The second principle is the ‘John 16 principle’. In that chapter Jesus indicates that his ascension to the Father will be to the advantage of the church. Why? Because, among other things, it would ensure the coming of the Holy Spirit to complete God’s revelation.

‘When the Spirit of truth comes’, said Jesus, ‘he will guide you into all the truth, for he will not speak on his own initiative, but whatever he hears he will speak; and he will disclose to you what is to come’ (John 16:13).

The great majority of Bible-believing Christians down the ages have understood this promise to refer to the inspiration of the New Testament writings – completed around A. D. 90 with the book of Revelation.

There is no reason to think that this work of the Holy Spirit can be pushed beyond the Apostolic age. Paul declares that the ‘mystery of Christ … has now been revealed by the Spirit to his holy apostles and prophets’ (Ephesians 3:1-7, 9-10).

Notice the perfect tense – ‘has now been revealed’ – indicating completion. We are not still in the process of being ‘guided into all the truth’.

All the truth

Jesus made his promise to a specific audience – ‘apostles’ specially chosen to be witnesses of his resurrection (Acts 1:21-22). Paul was the last person favoured in this way – ‘last of all he [the risen Christ] was seen by me also’ (1 Corinthians 15:5-9).

When Jesus made the promise, his disciples were in no fit state to hear the extra truths that he wished to teach them – ‘I still have many things to say to you, but you cannot bear them now. However, when he, the Spirit of truth, has come, he will guide you into all truth’ (John 16:12-13).

It was to this particular group that Jesus made the promise. They would receive the full disclosures of the Holy Spirit. They would be told everything (‘all truth’) that Christ wanted the church to know.

As a result, subsequent generations of Christians – even in New Testament times – did not have their own special revelation, but had to learn the gospel of salvation from ‘those who heard him [Christ]’ (Hebrews 2:3).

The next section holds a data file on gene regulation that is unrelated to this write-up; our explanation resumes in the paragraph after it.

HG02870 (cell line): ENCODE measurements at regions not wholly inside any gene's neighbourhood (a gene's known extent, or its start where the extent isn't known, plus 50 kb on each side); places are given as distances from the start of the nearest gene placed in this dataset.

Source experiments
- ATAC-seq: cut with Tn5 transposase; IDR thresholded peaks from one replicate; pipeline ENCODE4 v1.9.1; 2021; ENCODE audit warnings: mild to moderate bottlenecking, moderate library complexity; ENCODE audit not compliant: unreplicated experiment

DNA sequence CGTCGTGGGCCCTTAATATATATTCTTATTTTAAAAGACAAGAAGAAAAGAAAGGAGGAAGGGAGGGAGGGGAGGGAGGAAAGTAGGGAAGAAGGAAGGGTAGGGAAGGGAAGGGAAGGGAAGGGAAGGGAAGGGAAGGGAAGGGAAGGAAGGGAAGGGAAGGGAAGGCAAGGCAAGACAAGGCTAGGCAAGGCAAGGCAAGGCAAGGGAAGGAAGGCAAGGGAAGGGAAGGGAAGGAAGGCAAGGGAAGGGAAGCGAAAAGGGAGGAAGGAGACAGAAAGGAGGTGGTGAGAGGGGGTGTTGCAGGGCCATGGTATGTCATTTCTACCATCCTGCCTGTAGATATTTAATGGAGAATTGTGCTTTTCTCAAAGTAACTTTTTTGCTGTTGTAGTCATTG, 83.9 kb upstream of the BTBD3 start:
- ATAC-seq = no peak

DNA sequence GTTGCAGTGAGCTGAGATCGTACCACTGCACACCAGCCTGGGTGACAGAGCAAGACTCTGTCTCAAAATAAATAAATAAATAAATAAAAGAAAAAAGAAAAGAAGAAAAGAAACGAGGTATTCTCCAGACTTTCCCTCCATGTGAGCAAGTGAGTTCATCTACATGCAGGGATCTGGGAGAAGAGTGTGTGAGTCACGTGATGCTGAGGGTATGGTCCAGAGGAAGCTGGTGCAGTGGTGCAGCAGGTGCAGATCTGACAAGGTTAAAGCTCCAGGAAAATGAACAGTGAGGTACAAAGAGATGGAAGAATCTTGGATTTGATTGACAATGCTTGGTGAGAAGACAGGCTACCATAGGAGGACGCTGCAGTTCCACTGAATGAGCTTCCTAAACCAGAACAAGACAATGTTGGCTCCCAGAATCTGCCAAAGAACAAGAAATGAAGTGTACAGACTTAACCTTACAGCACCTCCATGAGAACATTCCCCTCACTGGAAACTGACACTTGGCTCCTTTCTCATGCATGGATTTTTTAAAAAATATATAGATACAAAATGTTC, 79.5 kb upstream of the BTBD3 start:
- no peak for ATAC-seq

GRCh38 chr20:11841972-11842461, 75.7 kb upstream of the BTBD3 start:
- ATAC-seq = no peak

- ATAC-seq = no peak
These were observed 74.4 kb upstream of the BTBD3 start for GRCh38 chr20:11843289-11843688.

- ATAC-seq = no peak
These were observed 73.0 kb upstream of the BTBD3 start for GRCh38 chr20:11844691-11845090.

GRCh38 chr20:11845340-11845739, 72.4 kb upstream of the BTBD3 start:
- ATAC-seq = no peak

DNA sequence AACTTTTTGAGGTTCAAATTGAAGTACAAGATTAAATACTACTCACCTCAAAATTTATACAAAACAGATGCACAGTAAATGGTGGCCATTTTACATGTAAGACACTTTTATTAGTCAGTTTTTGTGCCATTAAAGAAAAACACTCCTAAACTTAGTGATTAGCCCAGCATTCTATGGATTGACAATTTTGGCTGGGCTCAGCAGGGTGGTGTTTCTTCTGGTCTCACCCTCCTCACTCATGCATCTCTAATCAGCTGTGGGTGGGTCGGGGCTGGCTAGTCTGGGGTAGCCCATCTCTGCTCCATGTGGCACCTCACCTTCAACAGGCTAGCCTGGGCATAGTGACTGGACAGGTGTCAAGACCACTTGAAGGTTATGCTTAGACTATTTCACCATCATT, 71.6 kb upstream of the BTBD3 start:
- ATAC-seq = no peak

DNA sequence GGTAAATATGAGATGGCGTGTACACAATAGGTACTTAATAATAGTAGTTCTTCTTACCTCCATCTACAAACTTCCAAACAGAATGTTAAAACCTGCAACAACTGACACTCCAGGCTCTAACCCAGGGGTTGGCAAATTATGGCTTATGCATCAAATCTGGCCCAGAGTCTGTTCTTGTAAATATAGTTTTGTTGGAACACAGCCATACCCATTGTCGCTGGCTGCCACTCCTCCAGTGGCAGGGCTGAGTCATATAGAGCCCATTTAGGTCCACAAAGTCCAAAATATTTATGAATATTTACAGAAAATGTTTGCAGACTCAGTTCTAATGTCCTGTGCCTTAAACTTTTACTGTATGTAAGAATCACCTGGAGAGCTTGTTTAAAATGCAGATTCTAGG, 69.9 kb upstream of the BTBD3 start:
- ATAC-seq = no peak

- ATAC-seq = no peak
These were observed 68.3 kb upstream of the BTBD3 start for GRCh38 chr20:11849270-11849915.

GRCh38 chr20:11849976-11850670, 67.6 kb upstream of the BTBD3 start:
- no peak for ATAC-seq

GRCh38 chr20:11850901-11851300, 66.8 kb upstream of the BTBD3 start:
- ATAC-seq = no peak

So, did Jesus keep his promise? Did the church, prior to the death of the last Apostle (John) come to possess ‘all the truth’?

Of course, and that truth is preserved in the 66 books of the Bible, Old and New Testaments.

If anyone argues that the church is still being led into ‘all the truth’ they are burdened with the conclusion that Jesus did not keep his word to his disciples, and that at no stage will the church on earth possess the whole truth.

No other good news

The third principle to apply is ‘the progressive principle’; that is, we should point to the progressive nature of God’s revelation.

It moves in an orderly way from elementary to advanced; from shadow to substance; from promise to fulfilment; from seed to full-grown tree. It never goes the opposite way – it is never regressive.

The Bible is climactic and eschatological. It moves like an arrow towards its target. Beyond dispute, it finds its goal and climax in Jesus Christ. Moses, the Prophets and the Psalms all climax in Christ (Luke 24:44).

The whole Old Testament testifies to Jesus (John 5:39) and he is God’s final word, the climax and consummation of revelation (Hebrews 1:1). Progress can progress no further!

God has fully revealed the ‘good news’. There is no other news. He has written the final chapter for us. God rests his case in the revelation of his Son.

God’s ultimate statement is essentially: ‘This is my beloved Son, listen to him’. There is nothing more to say.

Next month we shall explore the matter from a historical perspective.